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Rainy Day Memories

[January 11th] --I've just finished an economics class and I'm waiting to go to the dreaded "Math in Modern Society" class. I just glanced out the window and beheld one of those dark, dreary, rainy days that usually comes in early spring. It reminded me of a day back in 1969, a very special day because not only were the Senators only a few games into their season, but also because they were playing a "new team."

Looking out the window on the bus ride home from Glasgow Intermediate School in Falls Church, the weather was cloudy, dark and rainy. "Man, I'm lucky the Senators are playing on the road" I thought to myself. It was May 10th, but it felt more like March. I got home, turned on Channel 5 and watched back-to-back episodes of Speed Racer. The Senators' game was in Seattle that night, and wouldn't start until 10:30 our time because of the coast-to-coast time difference. The rainstorm turned into a downpour, and then into a monsoon. All I could do was wait for the game to start later that night; my friends Rolando, Iggie and Phil didn't want to play baseball in the rain. Jerks. Problem: My bedtime was at 10:00 p.m. No sweat. I kissed my dad good-night and jumped eagerly into bed, with my pre-positioned bright red Sony transistor radio already under my pillow. The pillow acted as a marvelous sound conduit, and I could easily hear the booming power of WTOP radio through the down feathers.

The pregame show began fifteen minutes prior to the game, brought to me by my "friends" at Lustine Chevrolet. The voice at broadcast house then said, "Let's take you out to Seattle Washington as the Senators take on the expansion Seattle Pilots!" Man, how exciting! I'll never forget Shelby Whitfield's introductory words: "Good evening and welcome to Sicks' Stadium as we're about to begin tonight's game between the Senators and the Seattle Pilots. I can tell you that the song that begins "The bluest skies you've ever seen are in Seattle" is absolutely true, at least for tonight. Over the left field fence, I can see Mt. Ranier. What a beautiful setting for baseball!"

And so it was. Whitfield described Sicks' stadium as an "old, charming" minor league park that was enlarged and readied for major league baseball in just a few short months. "Soon," said Whitfield, Seattle would have the second domed stadium in major league baseball. He also mentioned the Pilots' new uniforms, different from anything he'd ever seen. He described the simple "S" on the blue cap with the scrambled eggs on the hat's brim, evocative of the city's maritime tradition. In the background, I could here over the public address system the Pilot's theme song, "Go go you Pilots, you proud northwestern team." Soon, however, the game began and Shelby's descriptive prose shifted to the field.

By the third inning, I was getting very sleepy, but I was very happy too. Frank Howard and Bernie Allen had both gone deep off of Marty Pattin, and by the 5th inning, it was 10-3 Washington. It was a quarter to twelve in Washington, however, and try as I might, I just couldn't stay awake. I awoke the next morning excited at the prospect of another Senators win. This was in the days, however, of no "instant" news. The Washington Post had only a "partial" boxscore which showed what I already knew, the Senators were leading 10-3 after five innings. I tried to catch the news on WTOP, but my battery had died, and my father listened to WMAL's Harden and Weaver in the morning, and they didn't often give sports scores unless it was Monday during the football season. There was no SportsCenter or any 24 hour sports outles. So I was out the door certain the Nats had won.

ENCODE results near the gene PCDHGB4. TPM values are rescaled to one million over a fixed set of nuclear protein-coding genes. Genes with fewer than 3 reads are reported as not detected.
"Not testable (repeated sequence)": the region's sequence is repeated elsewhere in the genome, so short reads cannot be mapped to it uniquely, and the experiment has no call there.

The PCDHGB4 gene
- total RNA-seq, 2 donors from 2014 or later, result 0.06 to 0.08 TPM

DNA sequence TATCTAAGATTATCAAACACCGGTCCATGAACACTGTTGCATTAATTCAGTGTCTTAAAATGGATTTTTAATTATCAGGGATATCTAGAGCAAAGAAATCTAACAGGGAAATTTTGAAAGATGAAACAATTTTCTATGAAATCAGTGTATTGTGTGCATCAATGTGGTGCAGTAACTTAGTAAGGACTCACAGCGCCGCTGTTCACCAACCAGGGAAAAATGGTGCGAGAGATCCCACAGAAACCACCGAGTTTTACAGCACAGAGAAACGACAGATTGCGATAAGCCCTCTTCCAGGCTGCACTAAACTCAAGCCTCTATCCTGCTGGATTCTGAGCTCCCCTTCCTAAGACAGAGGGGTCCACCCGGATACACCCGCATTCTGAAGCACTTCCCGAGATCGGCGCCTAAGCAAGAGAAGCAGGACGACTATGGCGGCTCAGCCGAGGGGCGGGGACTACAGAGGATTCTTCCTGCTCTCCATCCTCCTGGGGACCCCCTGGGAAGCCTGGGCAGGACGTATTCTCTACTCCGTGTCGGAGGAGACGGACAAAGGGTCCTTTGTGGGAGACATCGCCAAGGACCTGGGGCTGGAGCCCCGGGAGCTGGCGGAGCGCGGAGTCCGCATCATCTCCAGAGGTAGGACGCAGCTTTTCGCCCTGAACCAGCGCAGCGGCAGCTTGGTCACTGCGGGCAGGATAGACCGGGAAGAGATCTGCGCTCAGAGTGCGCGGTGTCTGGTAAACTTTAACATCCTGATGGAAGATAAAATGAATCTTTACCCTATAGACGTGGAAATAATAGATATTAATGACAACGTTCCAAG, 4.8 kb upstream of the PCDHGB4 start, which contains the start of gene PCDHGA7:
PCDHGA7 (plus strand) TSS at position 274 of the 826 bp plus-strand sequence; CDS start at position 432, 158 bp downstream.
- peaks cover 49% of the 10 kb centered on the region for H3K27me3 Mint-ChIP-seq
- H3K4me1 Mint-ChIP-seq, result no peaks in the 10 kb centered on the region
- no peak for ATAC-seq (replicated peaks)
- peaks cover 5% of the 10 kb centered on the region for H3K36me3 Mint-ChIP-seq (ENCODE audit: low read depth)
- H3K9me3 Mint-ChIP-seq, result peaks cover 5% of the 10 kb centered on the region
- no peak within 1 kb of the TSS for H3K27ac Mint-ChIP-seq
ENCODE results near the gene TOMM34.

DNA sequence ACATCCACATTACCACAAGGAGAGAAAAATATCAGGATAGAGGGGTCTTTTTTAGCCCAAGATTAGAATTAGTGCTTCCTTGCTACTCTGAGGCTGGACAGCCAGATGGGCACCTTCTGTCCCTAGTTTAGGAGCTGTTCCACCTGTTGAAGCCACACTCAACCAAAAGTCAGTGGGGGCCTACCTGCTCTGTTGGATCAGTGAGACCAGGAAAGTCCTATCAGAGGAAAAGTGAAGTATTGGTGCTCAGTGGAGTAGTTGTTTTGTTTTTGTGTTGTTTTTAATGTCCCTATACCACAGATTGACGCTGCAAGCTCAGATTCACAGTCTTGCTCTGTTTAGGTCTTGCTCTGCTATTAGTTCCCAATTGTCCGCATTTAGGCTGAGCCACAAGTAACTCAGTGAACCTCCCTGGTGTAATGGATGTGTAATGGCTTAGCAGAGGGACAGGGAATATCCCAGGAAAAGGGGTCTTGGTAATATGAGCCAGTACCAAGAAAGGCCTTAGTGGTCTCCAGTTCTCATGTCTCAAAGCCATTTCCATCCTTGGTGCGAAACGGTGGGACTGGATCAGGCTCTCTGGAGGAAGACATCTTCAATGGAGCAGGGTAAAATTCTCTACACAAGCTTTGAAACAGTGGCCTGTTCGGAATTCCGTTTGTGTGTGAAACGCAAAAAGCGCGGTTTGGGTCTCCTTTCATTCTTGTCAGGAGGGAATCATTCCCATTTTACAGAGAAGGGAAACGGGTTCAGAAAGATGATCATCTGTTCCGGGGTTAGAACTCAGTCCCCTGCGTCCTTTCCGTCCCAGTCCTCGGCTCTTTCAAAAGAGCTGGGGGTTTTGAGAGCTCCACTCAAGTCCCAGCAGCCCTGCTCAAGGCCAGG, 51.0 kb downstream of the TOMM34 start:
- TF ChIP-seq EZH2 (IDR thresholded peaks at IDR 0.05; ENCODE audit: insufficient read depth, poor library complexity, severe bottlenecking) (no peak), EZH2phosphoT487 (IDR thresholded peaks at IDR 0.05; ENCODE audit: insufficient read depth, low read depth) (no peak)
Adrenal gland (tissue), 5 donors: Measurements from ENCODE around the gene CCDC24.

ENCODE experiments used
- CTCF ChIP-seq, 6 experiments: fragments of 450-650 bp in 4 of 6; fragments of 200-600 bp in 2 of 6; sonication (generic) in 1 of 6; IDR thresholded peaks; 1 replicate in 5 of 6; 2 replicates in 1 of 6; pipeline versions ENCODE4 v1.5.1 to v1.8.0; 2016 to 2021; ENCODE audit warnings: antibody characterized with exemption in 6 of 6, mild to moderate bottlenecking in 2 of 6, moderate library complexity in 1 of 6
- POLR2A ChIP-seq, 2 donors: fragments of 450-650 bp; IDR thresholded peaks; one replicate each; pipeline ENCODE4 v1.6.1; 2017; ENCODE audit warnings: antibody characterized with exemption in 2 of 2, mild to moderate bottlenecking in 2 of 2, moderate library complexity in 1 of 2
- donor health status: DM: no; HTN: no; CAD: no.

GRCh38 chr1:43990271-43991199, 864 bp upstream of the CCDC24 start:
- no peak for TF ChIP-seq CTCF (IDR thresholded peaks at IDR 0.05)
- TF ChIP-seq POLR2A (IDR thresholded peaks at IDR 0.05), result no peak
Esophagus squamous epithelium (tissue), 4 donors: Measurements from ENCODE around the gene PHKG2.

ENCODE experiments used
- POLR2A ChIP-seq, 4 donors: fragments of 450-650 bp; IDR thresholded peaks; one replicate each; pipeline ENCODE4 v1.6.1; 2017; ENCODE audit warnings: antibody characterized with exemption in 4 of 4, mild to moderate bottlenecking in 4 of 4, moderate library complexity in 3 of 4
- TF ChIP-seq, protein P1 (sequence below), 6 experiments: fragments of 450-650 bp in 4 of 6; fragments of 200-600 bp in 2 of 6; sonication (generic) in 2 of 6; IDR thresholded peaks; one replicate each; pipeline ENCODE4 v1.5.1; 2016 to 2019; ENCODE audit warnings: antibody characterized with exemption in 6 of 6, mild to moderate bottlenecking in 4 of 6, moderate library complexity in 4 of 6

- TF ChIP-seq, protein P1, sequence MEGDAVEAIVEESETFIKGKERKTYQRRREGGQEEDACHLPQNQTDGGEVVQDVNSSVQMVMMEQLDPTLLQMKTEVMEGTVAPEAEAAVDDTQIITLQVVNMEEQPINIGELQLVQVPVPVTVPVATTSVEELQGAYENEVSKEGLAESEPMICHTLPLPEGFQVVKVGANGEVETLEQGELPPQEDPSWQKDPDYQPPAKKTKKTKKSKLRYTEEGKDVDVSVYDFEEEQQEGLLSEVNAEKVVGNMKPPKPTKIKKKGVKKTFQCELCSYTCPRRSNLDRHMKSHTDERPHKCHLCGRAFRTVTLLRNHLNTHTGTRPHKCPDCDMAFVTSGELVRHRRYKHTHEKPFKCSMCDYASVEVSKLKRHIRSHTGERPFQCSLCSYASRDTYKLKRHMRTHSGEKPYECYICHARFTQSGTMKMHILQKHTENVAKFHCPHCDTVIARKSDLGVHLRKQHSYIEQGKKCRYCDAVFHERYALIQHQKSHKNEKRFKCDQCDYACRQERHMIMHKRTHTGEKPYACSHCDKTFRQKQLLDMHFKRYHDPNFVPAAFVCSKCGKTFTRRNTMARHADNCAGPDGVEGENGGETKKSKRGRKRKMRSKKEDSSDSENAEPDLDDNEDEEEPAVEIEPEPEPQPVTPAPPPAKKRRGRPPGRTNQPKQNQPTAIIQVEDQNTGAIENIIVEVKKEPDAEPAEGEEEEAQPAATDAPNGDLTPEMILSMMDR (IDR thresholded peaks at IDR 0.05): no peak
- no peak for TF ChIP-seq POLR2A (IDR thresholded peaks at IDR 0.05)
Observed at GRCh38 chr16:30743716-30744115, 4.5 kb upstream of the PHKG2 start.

That ended when I got to the bus stop just a block or two away from Seven-Corners. My friend Brooks Ryno was also a big Senators fan, and he looked pretty bummed, which surprised me. The Senators, after all, had won.

No They Didn't.

The Pilots scored 13 runs in the last three innings and beat the Senators 16-13. I was devastated. I mean, Ray Oyler was a key member of their team. How could they beat the Senators??

Of course, the Pilots ended up winning only 64 games that season and moved to Milwaukee in 1970. The Senators won 86 games under the leadership and tutelage of Ted Williams.

I would never want to go back and relive my childhood.

That said, there are many parts of it that provided this graying man a warm and soft place to rest. One of those pieces was baseball and the Washington Senators. Win or lose, Frank Howard, Del Unser and Dick Bosman were my friends. When my father yelled at me or whacked on me, I could run and hide in my room, and read my baseball magazines. When Bob Short stole the team, he stole part of me as well.

But oh those memories. He couldn't take those.

Great story! I have a friend of mine who scoured the local antique stores in the area to get a 1950's-era radio just so he could listen to Nats games "the way Dad used to."

*Sigh*, I suppose I'll someday be telling my kids about how I used to actually have to "WATCH A TV(!!)" to see the games.
How I'd *love* to be able to say that I'd actually been able to watch Nats games on TV! More than than tiny handful actually broadcast, anyway.

It is a good story, though.
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